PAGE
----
He said “‘Oh, that’s great. But there is a lot of competition in the zombie genre this was a couple of years ago when “Walking Dead” was first coming out. So what do you think about doing a film in the Voodoo Horror genre we haven’t seen that in a while.'”
So I said, “‘That sounds very interesting. I know nothing about Voodoo so let me find out. Let me do some research.”‘ And the more research I did the more fascinating I found Voodoo to be.
A couple of things I discovered in my research, in Voodoo being possessed by a spirit it is an honor. It’s not scary, necessarily. And then the ceremonies are happy celebrations because your god possesses you. I mean it is awesome.
So okay, that doesn’t really work for us as a horror movie. I needed to find a spirit that could possess somebody there was one spirit, Lenglensou, which was mentioned in the movie.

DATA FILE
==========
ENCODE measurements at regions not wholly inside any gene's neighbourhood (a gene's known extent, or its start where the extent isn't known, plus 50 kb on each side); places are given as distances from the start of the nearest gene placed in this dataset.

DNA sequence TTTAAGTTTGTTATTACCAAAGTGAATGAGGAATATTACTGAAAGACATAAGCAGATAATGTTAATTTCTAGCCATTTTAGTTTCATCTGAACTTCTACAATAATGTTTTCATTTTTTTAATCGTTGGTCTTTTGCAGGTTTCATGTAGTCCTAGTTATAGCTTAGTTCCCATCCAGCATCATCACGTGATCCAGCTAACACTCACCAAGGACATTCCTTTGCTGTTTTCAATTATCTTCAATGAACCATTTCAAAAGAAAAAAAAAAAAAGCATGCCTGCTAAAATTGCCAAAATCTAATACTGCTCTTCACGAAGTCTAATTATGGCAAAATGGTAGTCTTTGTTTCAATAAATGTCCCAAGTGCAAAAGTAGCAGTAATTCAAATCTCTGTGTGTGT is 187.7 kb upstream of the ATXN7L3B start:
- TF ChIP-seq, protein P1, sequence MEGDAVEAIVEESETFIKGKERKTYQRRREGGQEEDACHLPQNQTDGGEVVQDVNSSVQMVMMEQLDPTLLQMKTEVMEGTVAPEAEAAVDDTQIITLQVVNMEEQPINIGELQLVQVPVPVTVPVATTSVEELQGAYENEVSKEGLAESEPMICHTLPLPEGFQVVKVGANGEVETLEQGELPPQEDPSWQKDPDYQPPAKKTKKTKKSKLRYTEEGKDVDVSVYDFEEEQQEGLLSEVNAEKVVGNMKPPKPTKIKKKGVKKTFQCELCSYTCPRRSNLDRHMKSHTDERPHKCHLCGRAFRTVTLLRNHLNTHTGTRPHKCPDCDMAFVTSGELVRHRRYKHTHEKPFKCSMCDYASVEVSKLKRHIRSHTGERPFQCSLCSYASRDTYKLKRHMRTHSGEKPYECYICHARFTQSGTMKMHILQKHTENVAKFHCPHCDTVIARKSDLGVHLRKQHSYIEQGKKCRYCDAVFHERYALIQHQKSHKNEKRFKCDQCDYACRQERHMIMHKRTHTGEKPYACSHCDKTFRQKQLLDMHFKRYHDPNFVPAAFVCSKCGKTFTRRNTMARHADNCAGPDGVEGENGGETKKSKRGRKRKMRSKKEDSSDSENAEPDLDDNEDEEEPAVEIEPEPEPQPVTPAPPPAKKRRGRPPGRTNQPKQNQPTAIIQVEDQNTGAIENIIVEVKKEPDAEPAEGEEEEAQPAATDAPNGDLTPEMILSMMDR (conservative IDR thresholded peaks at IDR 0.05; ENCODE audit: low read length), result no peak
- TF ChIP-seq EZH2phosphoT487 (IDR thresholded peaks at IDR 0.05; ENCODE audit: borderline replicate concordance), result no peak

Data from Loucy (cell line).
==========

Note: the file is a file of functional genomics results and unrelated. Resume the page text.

He is around violent acts and violent scenarios and he created buckets of blood and then it was bam, there’s my horror movie it is about that guy. So I also found out that he punishes people that go back on their word so okay that gives me something for the character to do they can go back on their word and get punished for it and try to figure a way out of this scenario.
The main characters, actually all the characters in the film, go back on their word some and they end up in this place.
Another thing that heavily influenced this story, I read when a voodoo spirit possesses a person only one soul can possess a body at a time so that made me ask, “‘Where does the person’s soul go to while they are being possessed?”‘